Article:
If you’ve been training Muay Thai for a decent amount of time, chances are you know one of these people.
These are the people that usually stroll in late to class, chat up everyone while they’re supposed to be either listening to the trainers or doing a drill, and occasionally hit you with the;
“Yo, man, can you record me hitting the bag?”
Then snake their way out of class early, skipping all the important drills (read: difficult), because they “have things to do”.
Sure enough, you see a 30-second video of them on all of their social media accounts, with the following caption: “Trained hard for 3 hours today! Ready to kick down some banana trees next!”
Yup, that’s the social media superstar.
They capitalize on the fact that some people believe what they see on social media to be authentic and 100% true, not realizing that social media only shows a small side of someone’s life. Sure, they kicked the bag… for the video… and that’s probably all they did while everyone else trained for three hours.
They feed off the likes and naivety of those who don’t know any better. But people who are at the gym with them know the truth.
So why the discussion about these social media superstars?
So they post videos of themselves, who cares? I do that, too! There’s absolutely NOTHING wrong with posting up videos of yourself training and fighting, especially if you put in the work. People will know you put in the work. But if all you did was act really tough for the camera, the only person you’re kidding is yourself.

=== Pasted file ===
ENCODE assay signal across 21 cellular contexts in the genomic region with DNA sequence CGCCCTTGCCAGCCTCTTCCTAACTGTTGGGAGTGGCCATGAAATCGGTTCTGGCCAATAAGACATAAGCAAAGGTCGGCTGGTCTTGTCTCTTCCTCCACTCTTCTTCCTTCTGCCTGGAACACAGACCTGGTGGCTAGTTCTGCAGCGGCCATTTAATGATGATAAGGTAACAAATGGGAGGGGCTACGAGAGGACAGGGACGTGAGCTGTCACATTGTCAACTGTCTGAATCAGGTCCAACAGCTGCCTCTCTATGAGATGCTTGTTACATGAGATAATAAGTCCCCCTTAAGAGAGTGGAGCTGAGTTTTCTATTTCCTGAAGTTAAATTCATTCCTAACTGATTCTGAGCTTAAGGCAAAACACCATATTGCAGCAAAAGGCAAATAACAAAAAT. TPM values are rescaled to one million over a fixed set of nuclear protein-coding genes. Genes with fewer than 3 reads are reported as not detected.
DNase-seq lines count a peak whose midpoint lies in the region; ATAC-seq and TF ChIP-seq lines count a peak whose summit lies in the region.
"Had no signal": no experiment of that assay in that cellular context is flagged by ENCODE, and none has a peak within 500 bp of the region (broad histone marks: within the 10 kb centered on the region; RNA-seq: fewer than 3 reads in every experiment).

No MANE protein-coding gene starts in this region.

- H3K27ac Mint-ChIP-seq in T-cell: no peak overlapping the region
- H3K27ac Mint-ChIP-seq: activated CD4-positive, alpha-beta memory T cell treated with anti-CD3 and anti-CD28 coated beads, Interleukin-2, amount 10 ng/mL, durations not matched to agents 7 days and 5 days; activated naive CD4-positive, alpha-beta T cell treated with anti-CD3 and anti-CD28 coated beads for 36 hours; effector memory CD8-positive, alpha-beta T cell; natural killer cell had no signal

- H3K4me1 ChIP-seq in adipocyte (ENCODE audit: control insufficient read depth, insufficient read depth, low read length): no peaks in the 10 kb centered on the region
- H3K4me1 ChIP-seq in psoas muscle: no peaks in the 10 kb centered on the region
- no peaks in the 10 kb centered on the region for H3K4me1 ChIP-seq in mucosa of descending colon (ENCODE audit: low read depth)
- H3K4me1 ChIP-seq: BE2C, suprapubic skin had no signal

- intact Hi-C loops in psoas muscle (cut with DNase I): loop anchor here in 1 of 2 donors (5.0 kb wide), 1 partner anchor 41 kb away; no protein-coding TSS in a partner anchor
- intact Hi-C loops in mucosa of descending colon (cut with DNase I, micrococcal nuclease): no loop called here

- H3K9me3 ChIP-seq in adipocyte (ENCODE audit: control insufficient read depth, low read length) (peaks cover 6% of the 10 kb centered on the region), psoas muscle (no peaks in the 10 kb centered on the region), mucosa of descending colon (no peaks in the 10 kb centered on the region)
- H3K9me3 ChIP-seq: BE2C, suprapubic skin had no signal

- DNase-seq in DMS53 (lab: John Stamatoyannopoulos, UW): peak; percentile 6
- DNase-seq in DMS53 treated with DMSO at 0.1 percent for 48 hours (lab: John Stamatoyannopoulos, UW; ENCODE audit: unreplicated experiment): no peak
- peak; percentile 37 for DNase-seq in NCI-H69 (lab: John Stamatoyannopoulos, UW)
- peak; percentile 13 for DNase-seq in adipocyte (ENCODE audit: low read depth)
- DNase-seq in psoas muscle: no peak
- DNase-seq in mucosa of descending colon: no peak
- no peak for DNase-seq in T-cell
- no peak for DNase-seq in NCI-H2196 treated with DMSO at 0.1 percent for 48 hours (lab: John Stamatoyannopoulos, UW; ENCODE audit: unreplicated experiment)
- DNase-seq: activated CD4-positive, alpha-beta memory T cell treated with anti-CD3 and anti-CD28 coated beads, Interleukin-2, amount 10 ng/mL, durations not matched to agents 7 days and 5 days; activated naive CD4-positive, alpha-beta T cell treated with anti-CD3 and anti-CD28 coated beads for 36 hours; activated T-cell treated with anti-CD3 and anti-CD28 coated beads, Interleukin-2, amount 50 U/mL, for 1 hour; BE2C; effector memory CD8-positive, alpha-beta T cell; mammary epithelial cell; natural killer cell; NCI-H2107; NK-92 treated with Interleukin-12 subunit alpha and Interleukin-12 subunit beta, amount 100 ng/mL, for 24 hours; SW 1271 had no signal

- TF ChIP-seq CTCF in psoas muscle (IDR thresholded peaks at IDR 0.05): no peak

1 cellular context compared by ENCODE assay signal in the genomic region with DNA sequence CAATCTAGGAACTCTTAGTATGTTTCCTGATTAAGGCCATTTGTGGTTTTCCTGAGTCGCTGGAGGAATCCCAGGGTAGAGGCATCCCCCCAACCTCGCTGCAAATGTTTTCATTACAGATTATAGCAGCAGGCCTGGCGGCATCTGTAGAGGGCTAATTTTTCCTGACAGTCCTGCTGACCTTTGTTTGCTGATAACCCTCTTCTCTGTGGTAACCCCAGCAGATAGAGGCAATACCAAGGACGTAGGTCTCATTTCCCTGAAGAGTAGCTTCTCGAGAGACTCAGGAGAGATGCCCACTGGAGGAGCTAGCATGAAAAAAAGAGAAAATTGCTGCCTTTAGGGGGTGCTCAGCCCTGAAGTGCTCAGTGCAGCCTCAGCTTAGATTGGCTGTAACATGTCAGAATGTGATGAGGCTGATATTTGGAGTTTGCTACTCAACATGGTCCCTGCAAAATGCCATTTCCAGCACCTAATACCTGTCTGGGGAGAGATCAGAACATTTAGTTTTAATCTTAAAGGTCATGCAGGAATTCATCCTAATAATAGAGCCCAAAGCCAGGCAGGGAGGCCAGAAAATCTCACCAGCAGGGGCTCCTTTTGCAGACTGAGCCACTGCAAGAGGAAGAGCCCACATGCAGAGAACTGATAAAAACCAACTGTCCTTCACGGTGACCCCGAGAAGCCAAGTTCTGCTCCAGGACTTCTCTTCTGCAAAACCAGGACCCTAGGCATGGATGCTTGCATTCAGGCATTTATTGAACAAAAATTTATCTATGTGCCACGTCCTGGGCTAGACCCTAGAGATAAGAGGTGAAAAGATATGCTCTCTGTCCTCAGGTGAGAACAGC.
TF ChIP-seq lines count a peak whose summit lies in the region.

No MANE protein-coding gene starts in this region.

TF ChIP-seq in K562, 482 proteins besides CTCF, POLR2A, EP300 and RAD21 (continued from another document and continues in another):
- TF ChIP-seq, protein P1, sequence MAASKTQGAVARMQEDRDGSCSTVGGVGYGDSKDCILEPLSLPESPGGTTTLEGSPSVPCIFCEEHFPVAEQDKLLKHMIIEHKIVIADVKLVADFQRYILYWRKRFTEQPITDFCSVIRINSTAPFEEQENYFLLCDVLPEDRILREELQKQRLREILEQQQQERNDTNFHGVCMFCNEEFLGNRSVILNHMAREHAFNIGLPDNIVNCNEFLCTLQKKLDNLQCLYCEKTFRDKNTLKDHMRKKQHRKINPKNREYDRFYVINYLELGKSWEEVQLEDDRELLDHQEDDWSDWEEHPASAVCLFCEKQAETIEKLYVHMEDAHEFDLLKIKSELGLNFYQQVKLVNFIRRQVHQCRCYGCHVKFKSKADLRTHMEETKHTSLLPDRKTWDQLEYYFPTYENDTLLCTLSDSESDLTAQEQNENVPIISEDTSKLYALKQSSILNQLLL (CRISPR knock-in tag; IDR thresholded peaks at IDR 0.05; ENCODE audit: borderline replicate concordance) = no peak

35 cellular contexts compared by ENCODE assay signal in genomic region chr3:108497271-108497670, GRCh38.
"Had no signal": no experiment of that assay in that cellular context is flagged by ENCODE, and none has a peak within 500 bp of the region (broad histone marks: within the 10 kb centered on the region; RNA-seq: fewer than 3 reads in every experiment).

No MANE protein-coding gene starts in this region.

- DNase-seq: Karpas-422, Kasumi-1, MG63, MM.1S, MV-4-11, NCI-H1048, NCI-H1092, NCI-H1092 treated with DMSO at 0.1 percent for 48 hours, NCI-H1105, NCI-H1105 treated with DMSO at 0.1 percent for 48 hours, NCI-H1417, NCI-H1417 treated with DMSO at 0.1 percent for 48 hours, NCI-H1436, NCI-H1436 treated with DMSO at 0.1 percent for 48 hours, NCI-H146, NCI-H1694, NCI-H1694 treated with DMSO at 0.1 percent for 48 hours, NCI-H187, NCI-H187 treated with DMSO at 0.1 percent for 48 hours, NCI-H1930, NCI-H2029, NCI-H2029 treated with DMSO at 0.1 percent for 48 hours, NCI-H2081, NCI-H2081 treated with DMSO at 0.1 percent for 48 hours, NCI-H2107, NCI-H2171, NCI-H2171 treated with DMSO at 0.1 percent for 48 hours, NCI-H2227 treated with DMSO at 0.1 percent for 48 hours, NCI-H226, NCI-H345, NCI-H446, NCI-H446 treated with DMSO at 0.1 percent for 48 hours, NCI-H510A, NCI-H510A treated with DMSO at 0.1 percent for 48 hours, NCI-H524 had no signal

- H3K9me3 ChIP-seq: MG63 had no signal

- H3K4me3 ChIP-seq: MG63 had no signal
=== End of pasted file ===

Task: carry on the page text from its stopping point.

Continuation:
Working hard is a habit, and habits are things you do almost every day. If you do something every day, it should be normal and not out of the ordinary, so why make all the fuss about how “much” you did that day?
If you go to school every day for 7 hours, you wouldn’t make a post about that. Sure, Muay Thai is not something everyone does and does have a “wow” factor to them. But there is almost nothing that will make someone from the gym roll their eyes faster than to see that guy post about “how hard” they’ve been working while in reality, the people who actually put in the work are still busy working and not making a bunch of bullshit posts to impress people.
Besides the fact that they don’t understand the inherent value and reward of putting in 100% effort and bettering yourself, these social media superstars are not well-liked at the gym.
The trainers usually don’t like training them because they;
- Have to train people who actually want to learn.
- Find it difficult to invest in someone who does not care on bettering themselves.
- Constantly have to deal with the “I wanna fight! Put me in, coach!” conversation, and then have to hear some made up excuse about how they can’t do it.
- Feel like their time is being wasted when they have to deal with stupid questions about doing flashy/spinning techniques.
Other people training at the gym don’t like this social media superstar because;
- He/she skips out on drills and they’re left without a partner for the better half of the class.
- He/she bothers them to take videos or pictures while they want to hit the bag or do other training and
- He/she is just straight up annoying, especially when they get tagged in unwanted content on social media. Promoters for shows don’t like this guy because he/she says they want to fight and then pulls out with some lame excuse.
Bottom line: Don’t be a social media superstar. Don’t be that person. Keep training, work hard, and stay humble.
- Plant-based fighter, foodie, and aspiring physical therapist. Angela is currently living in Bangkok and training full time.